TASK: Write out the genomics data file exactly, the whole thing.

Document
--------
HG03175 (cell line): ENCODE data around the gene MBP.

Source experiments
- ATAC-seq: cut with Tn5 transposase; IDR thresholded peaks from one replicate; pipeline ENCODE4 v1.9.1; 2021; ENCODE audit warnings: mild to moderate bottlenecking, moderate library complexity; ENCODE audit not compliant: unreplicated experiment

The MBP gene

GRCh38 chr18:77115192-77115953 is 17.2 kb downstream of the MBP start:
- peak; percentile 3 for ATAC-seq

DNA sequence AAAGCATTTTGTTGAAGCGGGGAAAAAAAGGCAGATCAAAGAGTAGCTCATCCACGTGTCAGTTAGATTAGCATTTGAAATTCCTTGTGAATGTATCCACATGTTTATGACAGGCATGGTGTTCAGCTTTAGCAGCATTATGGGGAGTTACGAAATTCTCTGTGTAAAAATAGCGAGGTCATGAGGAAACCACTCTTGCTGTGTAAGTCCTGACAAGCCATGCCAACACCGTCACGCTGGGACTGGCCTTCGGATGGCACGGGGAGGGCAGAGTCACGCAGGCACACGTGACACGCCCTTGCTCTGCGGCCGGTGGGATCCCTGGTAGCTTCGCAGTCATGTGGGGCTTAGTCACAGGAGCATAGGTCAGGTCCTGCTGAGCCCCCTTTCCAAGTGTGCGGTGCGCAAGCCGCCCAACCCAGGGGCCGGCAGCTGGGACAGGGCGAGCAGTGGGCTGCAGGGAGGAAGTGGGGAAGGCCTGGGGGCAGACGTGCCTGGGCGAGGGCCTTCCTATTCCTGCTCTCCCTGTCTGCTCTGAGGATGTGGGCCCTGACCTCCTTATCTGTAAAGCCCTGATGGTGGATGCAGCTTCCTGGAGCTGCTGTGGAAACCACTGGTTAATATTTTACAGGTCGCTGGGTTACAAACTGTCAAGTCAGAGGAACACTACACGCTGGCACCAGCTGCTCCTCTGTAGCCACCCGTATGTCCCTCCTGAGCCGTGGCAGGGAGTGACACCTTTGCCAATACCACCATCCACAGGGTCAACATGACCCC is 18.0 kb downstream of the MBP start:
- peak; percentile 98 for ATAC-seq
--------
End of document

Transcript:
HG03175 (cell line): ENCODE data around the gene MBP.

Source experiments
- ATAC-seq: cut with Tn5 transposase; IDR thresholded peaks from one replicate; pipeline ENCODE4 v1.9.1; 2021; ENCODE audit warnings: mild to moderate bottlenecking, moderate library complexity; ENCODE audit not compliant: unreplicated experiment

The MBP gene

GRCh38 chr18:77115192-77115953 is 17.2 kb downstream of the MBP start:
- peak; percentile 3 for ATAC-seq

DNA sequence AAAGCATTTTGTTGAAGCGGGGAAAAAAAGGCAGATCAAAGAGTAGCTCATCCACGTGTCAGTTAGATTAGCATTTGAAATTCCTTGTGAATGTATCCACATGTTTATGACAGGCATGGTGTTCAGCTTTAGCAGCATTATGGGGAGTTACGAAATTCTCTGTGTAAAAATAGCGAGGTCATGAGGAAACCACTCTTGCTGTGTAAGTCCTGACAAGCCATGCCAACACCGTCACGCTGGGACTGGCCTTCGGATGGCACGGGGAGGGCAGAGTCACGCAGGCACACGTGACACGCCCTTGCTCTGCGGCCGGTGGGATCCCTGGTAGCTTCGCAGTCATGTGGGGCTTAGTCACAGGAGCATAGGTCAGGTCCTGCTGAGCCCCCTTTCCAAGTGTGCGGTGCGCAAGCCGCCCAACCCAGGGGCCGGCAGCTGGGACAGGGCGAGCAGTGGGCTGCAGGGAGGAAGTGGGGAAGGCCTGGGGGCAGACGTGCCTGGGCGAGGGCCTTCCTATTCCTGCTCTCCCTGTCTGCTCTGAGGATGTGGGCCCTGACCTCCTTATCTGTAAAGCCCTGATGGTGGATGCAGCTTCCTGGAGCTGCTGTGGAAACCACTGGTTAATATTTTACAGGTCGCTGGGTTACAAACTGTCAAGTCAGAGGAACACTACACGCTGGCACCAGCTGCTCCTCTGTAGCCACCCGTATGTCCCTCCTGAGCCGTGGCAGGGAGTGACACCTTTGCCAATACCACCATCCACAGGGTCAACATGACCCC is 18.0 kb downstream of the MBP start:
- peak; percentile 98 for ATAC-seq